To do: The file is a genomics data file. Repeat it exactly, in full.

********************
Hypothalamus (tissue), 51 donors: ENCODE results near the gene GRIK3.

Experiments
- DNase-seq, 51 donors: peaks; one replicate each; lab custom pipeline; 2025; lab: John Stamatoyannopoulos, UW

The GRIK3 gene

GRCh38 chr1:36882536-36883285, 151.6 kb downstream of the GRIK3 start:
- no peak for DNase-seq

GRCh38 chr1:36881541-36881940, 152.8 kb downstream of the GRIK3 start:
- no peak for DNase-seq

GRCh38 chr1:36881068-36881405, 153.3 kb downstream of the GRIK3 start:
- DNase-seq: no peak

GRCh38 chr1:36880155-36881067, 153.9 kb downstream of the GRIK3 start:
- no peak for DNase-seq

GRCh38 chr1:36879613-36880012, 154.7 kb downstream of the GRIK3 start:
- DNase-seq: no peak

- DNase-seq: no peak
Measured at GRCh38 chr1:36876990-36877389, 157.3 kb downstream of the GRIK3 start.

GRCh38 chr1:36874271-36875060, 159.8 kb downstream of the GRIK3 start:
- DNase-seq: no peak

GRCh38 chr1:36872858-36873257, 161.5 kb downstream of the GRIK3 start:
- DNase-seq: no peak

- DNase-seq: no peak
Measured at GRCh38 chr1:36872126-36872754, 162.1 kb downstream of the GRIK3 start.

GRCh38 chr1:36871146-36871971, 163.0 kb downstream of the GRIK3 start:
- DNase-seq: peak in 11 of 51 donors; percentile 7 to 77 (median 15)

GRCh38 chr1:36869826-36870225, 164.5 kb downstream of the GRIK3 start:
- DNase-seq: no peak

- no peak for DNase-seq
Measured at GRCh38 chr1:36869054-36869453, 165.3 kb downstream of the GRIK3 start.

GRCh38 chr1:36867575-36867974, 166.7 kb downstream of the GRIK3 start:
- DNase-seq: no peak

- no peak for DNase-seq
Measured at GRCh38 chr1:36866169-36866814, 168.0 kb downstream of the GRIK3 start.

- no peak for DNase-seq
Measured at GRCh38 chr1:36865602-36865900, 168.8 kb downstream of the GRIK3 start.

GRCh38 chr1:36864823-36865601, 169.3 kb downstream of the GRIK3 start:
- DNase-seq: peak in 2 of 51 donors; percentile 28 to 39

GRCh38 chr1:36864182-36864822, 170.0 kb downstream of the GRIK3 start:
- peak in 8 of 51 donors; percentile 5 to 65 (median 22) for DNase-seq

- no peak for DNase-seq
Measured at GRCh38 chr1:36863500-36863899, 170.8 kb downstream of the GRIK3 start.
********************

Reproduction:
Hypothalamus (tissue), 51 donors: ENCODE results near the gene GRIK3.

Experiments
- DNase-seq, 51 donors: peaks; one replicate each; lab custom pipeline; 2025; lab: John Stamatoyannopoulos, UW

The GRIK3 gene

GRCh38 chr1:36882536-36883285, 151.6 kb downstream of the GRIK3 start:
- no peak for DNase-seq

GRCh38 chr1:36881541-36881940, 152.8 kb downstream of the GRIK3 start:
- no peak for DNase-seq

GRCh38 chr1:36881068-36881405, 153.3 kb downstream of the GRIK3 start:
- DNase-seq: no peak

GRCh38 chr1:36880155-36881067, 153.9 kb downstream of the GRIK3 start:
- no peak for DNase-seq

GRCh38 chr1:36879613-36880012, 154.7 kb downstream of the GRIK3 start:
- DNase-seq: no peak

- DNase-seq: no peak
Measured at GRCh38 chr1:36876990-36877389, 157.3 kb downstream of the GRIK3 start.

GRCh38 chr1:36874271-36875060, 159.8 kb downstream of the GRIK3 start:
- DNase-seq: no peak

GRCh38 chr1:36872858-36873257, 161.5 kb downstream of the GRIK3 start:
- DNase-seq: no peak

- DNase-seq: no peak
Measured at GRCh38 chr1:36872126-36872754, 162.1 kb downstream of the GRIK3 start.

GRCh38 chr1:36871146-36871971, 163.0 kb downstream of the GRIK3 start:
- DNase-seq: peak in 11 of 51 donors; percentile 7 to 77 (median 15)

GRCh38 chr1:36869826-36870225, 164.5 kb downstream of the GRIK3 start:
- DNase-seq: no peak

- no peak for DNase-seq
Measured at GRCh38 chr1:36869054-36869453, 165.3 kb downstream of the GRIK3 start.

GRCh38 chr1:36867575-36867974, 166.7 kb downstream of the GRIK3 start:
- DNase-seq: no peak

- no peak for DNase-seq
Measured at GRCh38 chr1:36866169-36866814, 168.0 kb downstream of the GRIK3 start.

- no peak for DNase-seq
Measured at GRCh38 chr1:36865602-36865900, 168.8 kb downstream of the GRIK3 start.

GRCh38 chr1:36864823-36865601, 169.3 kb downstream of the GRIK3 start:
- DNase-seq: peak in 2 of 51 donors; percentile 28 to 39

GRCh38 chr1:36864182-36864822, 170.0 kb downstream of the GRIK3 start:
- peak in 8 of 51 donors; percentile 5 to 65 (median 22) for DNase-seq

- no peak for DNase-seq
Measured at GRCh38 chr1:36863500-36863899, 170.8 kb downstream of the GRIK3 start.